What's the Most Unusual Place You've Ever Visited?
I won't make this a contest, but it will be of GREAT interest to me to see what your comments are! And if this sparks the need to blog about YOUR most unusual place.
Mine was a trip to Guatemala on about $60 in the late 80s or early 90s.
I have no pictures, sadly, except for those in my mind. I spoke NO Spanish, but traveled with a friend from Guatemala City (we met in the film industry and he was part of the production team) and he was quite generous as he wanted to show off his country and I was a starving artist who didn't want to miss the opportunity. We went there first (Guatemala City), where I met his parents living a rather barren existence outside of the city. Electricity was on for only part of the day and they lived better than most around them. People were washing clothesbeating them against rocks in the same water they drank from in a river flowing far below. I saw a funeral for a child. Little children were trooping behind the tiny pinebox coffin, held above their heads by adults and I recall them wearing school uniforms--they all had the same outfits on.
I learned how to say "mariposa", which means butterfly.
We traveled outside the city.To Tikal.
I stayed in a tropical rainforest small room and got up about 4am and traveled in the dark to the Mayan ruins and hiked up to the top of one of the pyramids--the one they used for astronomy (I think that's what they told me) to sit in the mist rising up past my head and I meditated while the sun came up. I saw Tucans! And heard howler monkeys while we were walking through the forest, one would howl, another would howl back in a fierce retort.
I thought it sounded like lions would sound, but was told about them ahead of time so that I wouldn't be scared. I wasn't, I was simply fascinated!
We stayed on Lake Atitlan.
We stayed in a fancy hotel in a resort area that was locally coined "Gringolandia" because so many Ex-Pats had bought property there. I remember having my one and only American dish, Grateful Dead Pasta at an American restaurant nearby. I was in heaven. The name of the place escapes me now, but it was on water.
We sat on our veranda that night and I had a special liquer made from locally grown fruits which was not legal. Earlier that day he had me sit in the car while he "visited" with someone in a small fruit stand/grocery area...I had no idea what he was doing. He had been looking to buy some of this for about 3 years he told me later. We had been driving and suddenly, he saw a man alongside the road and stopped and asked him a brief question which I of course didn't understand and then the fella either got in the car with us and showed us the way or he gave my friend, Edwin directions and we went back to the place where he could buy it. I remember plantains or bananas in baskets outside and lots of flies. I had a thimbleful of it because he was insistent that I try it. I got incredibly sick and ended up in ER the next day! I've never been so sick in my life. He was insulted. So sad that he would react that way, as I didn't try to get sick on something from his country. Such an odd reaction I thought, many times later.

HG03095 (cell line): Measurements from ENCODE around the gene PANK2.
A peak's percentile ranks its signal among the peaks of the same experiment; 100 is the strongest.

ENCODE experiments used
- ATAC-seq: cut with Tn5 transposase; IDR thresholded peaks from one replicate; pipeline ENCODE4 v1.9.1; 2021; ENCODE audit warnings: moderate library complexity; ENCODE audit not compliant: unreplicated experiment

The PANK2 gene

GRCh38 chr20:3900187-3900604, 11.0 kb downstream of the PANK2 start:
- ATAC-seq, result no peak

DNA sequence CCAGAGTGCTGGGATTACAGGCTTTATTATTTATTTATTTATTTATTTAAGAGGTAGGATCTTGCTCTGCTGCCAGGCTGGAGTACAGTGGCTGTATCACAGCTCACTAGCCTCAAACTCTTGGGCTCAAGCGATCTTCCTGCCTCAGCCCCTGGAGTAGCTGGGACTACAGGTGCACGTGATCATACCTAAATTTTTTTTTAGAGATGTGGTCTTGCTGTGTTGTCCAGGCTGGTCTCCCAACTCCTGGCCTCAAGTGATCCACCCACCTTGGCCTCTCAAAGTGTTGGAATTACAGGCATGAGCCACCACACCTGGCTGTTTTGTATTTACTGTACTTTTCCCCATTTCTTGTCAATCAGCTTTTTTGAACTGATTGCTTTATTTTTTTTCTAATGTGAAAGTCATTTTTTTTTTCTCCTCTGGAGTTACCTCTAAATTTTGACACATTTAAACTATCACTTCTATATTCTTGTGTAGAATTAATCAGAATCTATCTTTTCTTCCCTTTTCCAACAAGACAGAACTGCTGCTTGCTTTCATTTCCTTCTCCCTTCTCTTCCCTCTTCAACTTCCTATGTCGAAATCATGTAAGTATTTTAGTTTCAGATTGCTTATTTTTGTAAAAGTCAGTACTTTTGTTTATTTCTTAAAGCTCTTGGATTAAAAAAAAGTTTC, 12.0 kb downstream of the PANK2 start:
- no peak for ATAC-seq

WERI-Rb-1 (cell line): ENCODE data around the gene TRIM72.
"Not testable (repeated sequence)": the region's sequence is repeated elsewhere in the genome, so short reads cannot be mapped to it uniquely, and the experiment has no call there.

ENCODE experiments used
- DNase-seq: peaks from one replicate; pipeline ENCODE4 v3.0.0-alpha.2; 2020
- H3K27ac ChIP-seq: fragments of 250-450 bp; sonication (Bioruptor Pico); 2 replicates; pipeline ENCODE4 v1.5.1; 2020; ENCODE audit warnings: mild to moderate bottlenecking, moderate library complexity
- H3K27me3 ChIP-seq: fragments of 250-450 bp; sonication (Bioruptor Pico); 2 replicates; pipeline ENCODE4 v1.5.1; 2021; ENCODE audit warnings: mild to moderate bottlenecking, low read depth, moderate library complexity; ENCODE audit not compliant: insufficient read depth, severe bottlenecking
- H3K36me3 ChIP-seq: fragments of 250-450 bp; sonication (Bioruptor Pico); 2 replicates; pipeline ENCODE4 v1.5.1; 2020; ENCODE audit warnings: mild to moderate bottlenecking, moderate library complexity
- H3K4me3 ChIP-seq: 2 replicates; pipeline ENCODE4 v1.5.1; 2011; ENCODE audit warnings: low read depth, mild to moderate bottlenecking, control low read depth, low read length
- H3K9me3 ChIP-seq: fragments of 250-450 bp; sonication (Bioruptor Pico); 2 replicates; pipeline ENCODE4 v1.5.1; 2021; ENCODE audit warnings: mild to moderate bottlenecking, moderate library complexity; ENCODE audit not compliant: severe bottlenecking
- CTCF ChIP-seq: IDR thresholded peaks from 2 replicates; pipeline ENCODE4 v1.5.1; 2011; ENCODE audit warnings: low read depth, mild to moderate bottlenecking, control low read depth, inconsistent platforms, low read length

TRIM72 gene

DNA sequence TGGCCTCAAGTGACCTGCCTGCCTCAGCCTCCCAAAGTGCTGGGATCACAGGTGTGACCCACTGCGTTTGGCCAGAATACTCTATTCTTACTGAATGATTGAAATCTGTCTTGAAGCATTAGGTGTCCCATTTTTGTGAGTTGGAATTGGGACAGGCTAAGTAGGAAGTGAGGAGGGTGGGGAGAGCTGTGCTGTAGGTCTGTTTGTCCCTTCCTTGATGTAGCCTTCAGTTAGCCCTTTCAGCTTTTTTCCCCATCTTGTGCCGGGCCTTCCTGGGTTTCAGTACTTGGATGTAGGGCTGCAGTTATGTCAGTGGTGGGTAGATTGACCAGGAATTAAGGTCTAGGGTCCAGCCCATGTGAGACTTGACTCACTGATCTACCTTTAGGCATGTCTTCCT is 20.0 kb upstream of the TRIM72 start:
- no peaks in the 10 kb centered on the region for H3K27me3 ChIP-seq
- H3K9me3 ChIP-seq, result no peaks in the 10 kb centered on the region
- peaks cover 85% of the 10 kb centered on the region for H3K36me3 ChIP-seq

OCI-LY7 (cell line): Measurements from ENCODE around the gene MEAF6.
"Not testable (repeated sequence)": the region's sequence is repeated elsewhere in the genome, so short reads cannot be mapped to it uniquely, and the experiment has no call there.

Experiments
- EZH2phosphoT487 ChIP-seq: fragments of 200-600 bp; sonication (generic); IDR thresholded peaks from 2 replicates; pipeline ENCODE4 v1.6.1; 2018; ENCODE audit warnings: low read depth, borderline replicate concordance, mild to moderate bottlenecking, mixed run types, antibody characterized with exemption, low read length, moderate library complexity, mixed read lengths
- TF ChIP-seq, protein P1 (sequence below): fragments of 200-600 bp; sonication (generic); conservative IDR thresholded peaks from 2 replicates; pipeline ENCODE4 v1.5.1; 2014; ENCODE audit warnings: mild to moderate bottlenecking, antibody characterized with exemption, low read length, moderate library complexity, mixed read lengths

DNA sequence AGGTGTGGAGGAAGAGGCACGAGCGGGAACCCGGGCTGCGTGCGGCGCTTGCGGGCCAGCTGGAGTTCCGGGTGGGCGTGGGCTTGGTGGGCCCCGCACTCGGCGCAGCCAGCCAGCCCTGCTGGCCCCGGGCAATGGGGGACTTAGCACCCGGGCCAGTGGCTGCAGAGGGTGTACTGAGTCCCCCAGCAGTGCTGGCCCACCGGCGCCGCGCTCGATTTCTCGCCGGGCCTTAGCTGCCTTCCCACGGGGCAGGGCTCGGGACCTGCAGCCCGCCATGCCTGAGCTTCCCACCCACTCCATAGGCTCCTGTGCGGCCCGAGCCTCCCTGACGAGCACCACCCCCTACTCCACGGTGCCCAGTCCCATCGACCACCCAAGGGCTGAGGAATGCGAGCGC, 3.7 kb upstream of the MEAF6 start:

We went to Antigua. It is now becoming more of a tourist area, because it's safer than Guatemala City, but I don't remember much about it. I saw beautiful stunning churches with hundreds of candles lit day and night inside. The architecture everywhere was glorious! The colors of the cities and surrounding countryside were completely different than what I was used to. I remember seeing men passed out on hillsides along the roads. I recall seeing a small man carrying a burlap bag over his back and he was hunched over walking with full crates, stacked, filled with old Coca Cola bottles--ridiculously heavy! The top of the bag handle went across his forehead. I asked my friend and I think he told me that they could make money on returning the bottles. Everyone walked everywhere, no matter their ages! At one point, I asked how old people lived to be there, and I was told about 70. For as poor as they mostly were, they all seemed happy and so very gentle in spirit.
I do remember guerrillas and military vehicles, which scared the bejesus out of me. That is a vague memory. Thank God!
One of the most delightful places we explored was Chichicastenango. Miles of local vendors selling their wares, and me with hardly any money--it drove me crazy!
Everything was hand-made, but my friend said, Wait, I will take you somewhere else where your money will go farther. We drove later up into the hills,mountains on narrow roads (the elevation is very high there) when suddenly he pulled over to this very simple home on a crest of a hilltop. A woman was creating blankets, comforters, etc. out of some of the local fabric swatches.
I fell in love!
Some with hand embroidery.
I bought the biggest one I could afford which took most of the money I had.
And he said that this family would need the money more than some of the vendors in the city streets.
What a glorious and eye-opening time I had that can never ever be replicated. One of the starkest reminders of how poor they were stuck with me. I recall coming home to my very modest one-bedroom house and sitting down on my comfy old sofa and thinking to myself as I looked around my room, How lucky I am to have what I have!